First-Grade Teacher’s “Pursu[ing] Her Own Transgender Agenda Outside the Curriculum” May Violate Constitutional Parental Rights

Some excerpts from the long decision in Tatel v. Mt. Lebanon School Dist., decided yesterday by Judge Joy Flowers Conti (W.D. Pa.) (and see also the earlier decision in the case):

This case involves the extent of parents’ constitutional rights when a public school permits a teacher to inculcate the teacher’s beliefs about transgender topics in first-grade students over the objections of their parents. As noted in this court’s October 27, 2022 opinion (the “first motion to dismiss opinion”), this case is not about treating all students with kindness, tolerance and respect.

Here, the parents allege that their children’s first-grade teacher pursued her own transgender agenda outside the curriculum, which included: (1) instructing the children in her first-grade class that their parents might be wrong about their children’s gender; (2) telling a student that the child could dress like a different gender and be like the teacher’s transgender child (who was also in first grade in a different school); (3) telling a student that she, the teacher, would never lie (implying that the parents may lie about their child’s gender identity); and (4) instructing students not to tell their parents about the transgender discussions. The teacher allegedly targeted the children’s own gender identity and their parents’ beliefs about the gender identity of their own children.

When the parents complained, the school district supported the teacher and allegedly adopted a policy (the “de facto policy”) that the teacher’s conduct could continue in the future without notice to the parents or the opportunity to opt their children out of that kind of agenda (despite providing broad parental notice and opt out rights for other topics). At this stage of the case, these averments must be accepted as true and construed in the light most favorable to Plaintiffs.

The defendants do not challenge the averments about the existence of the de facto policy. Instead, citing Parker v. Hurley (1st Cir. 2008), a decision from the First Circuit Court of Appeals, they argue that in a public school, parents have no constitutional right to notice or to opt their children out of any kind of instruction, regardless of the content of that instruction, the age of the children, or whether the instruction is part of the published school curriculum. See ECF No. 42 at 8 (“Parents have no constitutional right to exempt their children from classroom lessons, including those on transgender issues”). In other words, the defendants argue that parents simply have no constitutional right to notice or to object to any information a public school may present to their children.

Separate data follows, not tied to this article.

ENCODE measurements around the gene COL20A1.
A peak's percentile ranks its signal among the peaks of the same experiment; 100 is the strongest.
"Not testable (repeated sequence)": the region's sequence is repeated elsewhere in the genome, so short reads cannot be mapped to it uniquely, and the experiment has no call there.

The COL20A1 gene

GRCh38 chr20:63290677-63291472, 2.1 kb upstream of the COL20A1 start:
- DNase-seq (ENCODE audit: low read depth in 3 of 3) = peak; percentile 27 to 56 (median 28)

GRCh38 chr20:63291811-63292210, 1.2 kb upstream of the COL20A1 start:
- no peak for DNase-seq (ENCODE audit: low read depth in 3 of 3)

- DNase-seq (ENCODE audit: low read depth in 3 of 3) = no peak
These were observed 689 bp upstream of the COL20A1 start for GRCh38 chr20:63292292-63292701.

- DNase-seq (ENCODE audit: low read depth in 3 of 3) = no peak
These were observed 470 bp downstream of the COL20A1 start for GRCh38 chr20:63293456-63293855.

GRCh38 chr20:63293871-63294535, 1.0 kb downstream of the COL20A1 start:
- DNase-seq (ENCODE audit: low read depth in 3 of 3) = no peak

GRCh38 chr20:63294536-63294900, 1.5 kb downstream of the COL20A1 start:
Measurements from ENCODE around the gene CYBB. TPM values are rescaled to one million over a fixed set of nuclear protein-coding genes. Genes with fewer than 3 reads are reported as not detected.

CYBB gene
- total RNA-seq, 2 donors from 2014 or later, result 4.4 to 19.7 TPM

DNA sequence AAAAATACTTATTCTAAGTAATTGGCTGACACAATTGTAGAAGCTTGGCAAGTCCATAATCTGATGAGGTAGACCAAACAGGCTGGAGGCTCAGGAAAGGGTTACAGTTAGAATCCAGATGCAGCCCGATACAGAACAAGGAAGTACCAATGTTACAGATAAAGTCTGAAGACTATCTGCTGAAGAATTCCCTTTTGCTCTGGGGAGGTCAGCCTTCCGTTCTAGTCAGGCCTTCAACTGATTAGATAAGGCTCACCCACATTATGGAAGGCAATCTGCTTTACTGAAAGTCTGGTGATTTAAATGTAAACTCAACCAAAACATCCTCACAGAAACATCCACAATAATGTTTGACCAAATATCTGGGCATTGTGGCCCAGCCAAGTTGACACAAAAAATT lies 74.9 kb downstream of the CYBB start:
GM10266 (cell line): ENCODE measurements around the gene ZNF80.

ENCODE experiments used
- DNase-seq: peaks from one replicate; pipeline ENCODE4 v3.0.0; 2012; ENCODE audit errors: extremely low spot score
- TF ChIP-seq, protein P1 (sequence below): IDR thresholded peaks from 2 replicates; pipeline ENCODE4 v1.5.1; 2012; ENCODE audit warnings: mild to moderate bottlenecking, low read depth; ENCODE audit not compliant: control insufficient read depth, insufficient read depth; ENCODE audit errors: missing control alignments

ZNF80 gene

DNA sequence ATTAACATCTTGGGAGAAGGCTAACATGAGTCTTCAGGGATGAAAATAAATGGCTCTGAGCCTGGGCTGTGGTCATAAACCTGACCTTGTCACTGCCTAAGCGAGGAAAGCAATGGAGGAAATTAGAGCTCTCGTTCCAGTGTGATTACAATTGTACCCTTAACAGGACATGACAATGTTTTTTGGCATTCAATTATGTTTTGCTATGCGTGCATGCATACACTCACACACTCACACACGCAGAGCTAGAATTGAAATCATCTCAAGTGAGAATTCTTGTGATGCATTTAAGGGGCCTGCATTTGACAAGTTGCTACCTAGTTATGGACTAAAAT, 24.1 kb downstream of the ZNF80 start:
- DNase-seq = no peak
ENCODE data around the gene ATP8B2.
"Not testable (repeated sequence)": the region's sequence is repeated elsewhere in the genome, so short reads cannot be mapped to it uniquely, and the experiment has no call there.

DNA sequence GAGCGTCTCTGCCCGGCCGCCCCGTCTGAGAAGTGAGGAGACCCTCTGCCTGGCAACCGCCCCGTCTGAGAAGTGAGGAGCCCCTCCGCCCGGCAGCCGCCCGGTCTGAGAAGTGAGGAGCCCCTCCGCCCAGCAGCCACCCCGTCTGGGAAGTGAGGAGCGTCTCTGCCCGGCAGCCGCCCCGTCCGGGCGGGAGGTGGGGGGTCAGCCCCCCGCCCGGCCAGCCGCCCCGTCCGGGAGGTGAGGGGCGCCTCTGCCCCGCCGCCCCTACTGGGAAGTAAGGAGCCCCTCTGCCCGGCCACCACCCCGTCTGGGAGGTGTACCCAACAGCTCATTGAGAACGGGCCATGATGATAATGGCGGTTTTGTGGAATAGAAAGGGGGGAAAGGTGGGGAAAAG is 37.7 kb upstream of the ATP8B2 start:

The defendants’ argument is contrary to Third Circuit Court of Appeals precedent, which recognizes that a public school’s actions may conflict with parents’ fundamental constitutional rights and when conflicts occur on matters of the greatest importance, the parents’ rights prevail unless the public school can demonstrate a compelling interest for its actions. C.N. v. Ridgewood Bd. Of Educ. (3d Cir. 2005); Gruenke v. Seip (3d Cir. 2000). The court adheres to its original decision that the parents’ constitutional rights at issue here (forming the identity of their young children) are matters of the greatest importance and takes this opportunity to further explain and clarify its analysis….

On October 27, 2022, the court issued the initial motion to dismiss opinion …. A motion for reconsideration pursuant to Rule 54(b) and a motion to amend judgment pursuant to Rule 59(e) … were filed by the … defendants ….

The Complaint alleges that Williams engaged in “grooming” conduct toward one Plaintiff’s child despite (or because of) that Plaintiff’s objections, as follows:

[78.] The child of one of the Plaintiffs explained to his mother that Williams had told him, “I can wear a dress and have hair like my mom.” When Plaintiff raised this with Williams at a parent-teacher conference, Williams deflected, contending that it must have been a misunderstanding and indicating that maybe it was confusion about Halloween. Plaintiff refuted this assertion, letting Williams know that what her son had told her was “very clear” and expressing her displeasure with what Williams had said to her son.

[79.] Despite knowing this Plaintiff’s objections, or upon information and belief because of them, Williams appears to have targeted this child for repeated approaches about gender dysphoria. Although Plaintiff did not discover Williams’ invasion of her parental and family rights until the spring, throughout the school year, Williams had private conversations with this young boy, discussing with him the similarities between the boy and her transgender child again suggesting that the boy might want to wear a dress, at other times commenting to him how the boy and her transgender child had similar interest[s] and the same favorite color, and telling the child that he could be like her transgender child. Williams explained to this young boy that “doctors can get it wrong sometimes.” In the course of these private discussions, Williams also told this young boy that “she would never lie to him” and, if the subjects they were discussing came up at home, to say that “I heard it from a little birdie.” In other words, upon information and belief, while having private discussions with this young boy about topics related to gender dysphoria, she told the child not to tell his parents about the discussions. Williams’ “grooming” of this young student is unconscionable. It is a gross breach of trust and an abuse of her position as a public school teacher….